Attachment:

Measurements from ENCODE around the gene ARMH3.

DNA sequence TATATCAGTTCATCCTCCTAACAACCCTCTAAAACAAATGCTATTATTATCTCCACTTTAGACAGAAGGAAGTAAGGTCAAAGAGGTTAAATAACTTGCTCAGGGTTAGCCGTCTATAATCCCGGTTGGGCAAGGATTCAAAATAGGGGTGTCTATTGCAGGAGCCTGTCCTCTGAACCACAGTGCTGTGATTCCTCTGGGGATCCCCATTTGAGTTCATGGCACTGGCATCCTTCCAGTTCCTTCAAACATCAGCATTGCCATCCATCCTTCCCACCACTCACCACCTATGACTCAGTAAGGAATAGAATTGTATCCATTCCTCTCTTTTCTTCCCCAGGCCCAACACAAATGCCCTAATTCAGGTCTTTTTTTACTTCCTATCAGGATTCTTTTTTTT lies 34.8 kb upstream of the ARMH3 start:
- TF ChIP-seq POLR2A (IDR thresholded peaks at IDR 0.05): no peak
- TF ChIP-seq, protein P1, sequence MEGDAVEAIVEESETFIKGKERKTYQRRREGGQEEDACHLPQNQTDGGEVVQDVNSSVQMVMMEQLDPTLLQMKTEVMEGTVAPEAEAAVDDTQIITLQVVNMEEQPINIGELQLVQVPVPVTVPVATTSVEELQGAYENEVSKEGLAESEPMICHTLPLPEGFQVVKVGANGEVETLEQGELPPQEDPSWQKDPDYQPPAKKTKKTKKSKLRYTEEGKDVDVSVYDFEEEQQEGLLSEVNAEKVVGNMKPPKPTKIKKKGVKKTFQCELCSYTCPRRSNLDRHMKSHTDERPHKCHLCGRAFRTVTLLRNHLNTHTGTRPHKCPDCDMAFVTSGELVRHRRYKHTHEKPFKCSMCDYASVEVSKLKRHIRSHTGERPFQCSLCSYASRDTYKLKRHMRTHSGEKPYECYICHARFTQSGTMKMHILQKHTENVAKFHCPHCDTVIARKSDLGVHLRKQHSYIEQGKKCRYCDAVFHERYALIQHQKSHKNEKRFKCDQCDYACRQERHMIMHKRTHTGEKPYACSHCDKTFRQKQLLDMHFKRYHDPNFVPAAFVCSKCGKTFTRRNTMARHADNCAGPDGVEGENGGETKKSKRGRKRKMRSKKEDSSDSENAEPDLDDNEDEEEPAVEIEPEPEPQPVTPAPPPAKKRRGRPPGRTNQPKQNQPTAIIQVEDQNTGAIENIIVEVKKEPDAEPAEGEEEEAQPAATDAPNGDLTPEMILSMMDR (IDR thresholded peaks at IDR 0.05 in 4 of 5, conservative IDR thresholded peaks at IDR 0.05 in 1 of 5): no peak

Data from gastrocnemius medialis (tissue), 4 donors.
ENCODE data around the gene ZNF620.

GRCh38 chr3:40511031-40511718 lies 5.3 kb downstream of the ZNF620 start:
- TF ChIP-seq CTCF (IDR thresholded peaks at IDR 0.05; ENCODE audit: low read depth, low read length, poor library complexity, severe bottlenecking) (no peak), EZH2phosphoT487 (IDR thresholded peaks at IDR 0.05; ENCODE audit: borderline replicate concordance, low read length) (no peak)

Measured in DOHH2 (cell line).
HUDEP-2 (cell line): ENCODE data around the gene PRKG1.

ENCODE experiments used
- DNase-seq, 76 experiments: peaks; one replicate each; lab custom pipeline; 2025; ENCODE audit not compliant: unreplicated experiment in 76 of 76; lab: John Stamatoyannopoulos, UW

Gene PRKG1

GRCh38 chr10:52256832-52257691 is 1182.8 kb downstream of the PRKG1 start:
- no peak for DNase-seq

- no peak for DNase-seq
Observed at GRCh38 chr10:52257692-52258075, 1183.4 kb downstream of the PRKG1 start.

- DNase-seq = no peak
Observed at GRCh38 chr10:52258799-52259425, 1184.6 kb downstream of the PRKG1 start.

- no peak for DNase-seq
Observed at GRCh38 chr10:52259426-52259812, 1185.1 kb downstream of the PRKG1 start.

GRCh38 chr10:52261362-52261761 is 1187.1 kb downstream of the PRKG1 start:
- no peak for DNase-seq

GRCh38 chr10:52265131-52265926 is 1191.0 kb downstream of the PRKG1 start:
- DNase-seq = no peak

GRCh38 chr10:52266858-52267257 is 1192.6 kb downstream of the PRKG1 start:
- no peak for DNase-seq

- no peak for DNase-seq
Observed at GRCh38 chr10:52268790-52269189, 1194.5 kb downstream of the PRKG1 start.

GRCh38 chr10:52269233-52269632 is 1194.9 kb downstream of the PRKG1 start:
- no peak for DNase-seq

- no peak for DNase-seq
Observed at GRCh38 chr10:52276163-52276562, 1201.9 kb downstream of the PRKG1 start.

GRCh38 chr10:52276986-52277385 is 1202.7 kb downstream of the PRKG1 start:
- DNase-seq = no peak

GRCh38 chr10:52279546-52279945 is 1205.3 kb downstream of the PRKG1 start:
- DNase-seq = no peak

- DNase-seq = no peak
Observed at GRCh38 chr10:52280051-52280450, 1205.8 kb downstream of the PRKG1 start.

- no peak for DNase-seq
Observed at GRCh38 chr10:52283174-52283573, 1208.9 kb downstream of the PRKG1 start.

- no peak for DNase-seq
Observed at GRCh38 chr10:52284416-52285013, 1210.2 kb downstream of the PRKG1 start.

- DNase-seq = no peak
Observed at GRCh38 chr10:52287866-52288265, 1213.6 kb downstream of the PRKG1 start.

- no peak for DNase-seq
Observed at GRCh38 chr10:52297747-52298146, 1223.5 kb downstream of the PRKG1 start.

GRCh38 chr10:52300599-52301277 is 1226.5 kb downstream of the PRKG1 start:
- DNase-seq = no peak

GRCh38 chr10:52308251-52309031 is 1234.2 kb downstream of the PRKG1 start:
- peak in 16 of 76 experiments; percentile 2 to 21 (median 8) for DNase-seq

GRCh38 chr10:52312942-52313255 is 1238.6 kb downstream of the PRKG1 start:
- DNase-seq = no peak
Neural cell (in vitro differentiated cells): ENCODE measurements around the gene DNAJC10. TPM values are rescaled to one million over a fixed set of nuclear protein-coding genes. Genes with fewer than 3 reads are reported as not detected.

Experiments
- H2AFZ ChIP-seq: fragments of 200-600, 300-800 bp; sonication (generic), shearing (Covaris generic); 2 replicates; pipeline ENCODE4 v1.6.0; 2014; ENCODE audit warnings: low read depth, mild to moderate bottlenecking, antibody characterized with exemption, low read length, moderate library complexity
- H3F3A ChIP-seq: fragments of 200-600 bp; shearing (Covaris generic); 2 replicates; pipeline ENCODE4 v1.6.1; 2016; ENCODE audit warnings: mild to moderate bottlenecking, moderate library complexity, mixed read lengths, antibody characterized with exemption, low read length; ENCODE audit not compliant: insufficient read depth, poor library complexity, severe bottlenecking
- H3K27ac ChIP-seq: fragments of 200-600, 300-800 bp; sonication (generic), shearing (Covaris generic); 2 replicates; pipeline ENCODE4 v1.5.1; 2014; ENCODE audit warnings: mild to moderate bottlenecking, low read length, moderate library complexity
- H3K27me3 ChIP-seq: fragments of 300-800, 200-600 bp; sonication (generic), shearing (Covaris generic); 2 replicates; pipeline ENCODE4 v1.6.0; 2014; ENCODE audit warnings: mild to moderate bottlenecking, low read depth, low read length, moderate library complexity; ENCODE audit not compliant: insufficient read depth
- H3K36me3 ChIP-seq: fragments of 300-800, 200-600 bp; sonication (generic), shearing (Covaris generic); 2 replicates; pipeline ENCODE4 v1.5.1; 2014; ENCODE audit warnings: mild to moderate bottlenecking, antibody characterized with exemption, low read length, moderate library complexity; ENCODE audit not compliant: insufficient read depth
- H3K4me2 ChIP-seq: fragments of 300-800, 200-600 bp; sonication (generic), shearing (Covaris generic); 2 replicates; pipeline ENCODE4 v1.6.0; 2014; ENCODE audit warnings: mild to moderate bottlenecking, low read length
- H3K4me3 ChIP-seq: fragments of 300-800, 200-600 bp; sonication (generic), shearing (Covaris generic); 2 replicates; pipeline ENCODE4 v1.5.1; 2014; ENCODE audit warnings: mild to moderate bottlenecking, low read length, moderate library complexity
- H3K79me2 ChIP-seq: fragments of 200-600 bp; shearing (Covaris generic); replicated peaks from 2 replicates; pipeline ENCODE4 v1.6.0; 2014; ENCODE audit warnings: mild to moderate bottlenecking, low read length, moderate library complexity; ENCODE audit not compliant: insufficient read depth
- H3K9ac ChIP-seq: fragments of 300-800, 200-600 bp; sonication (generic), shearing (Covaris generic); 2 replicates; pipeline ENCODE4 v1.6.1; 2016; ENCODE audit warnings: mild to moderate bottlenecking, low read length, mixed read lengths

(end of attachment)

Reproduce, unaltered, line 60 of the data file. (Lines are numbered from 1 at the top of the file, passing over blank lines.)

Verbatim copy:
- H3K36me3 ChIP-seq: fragments of 300-800, 200-600 bp; sonication (generic), shearing (Covaris generic); 2 replicates; pipeline ENCODE4 v1.5.1; 2014; ENCODE audit warnings: mild to moderate bottlenecking, antibody characterized with exemption, low read length, moderate library complexity; ENCODE audit not compliant: insufficient read depth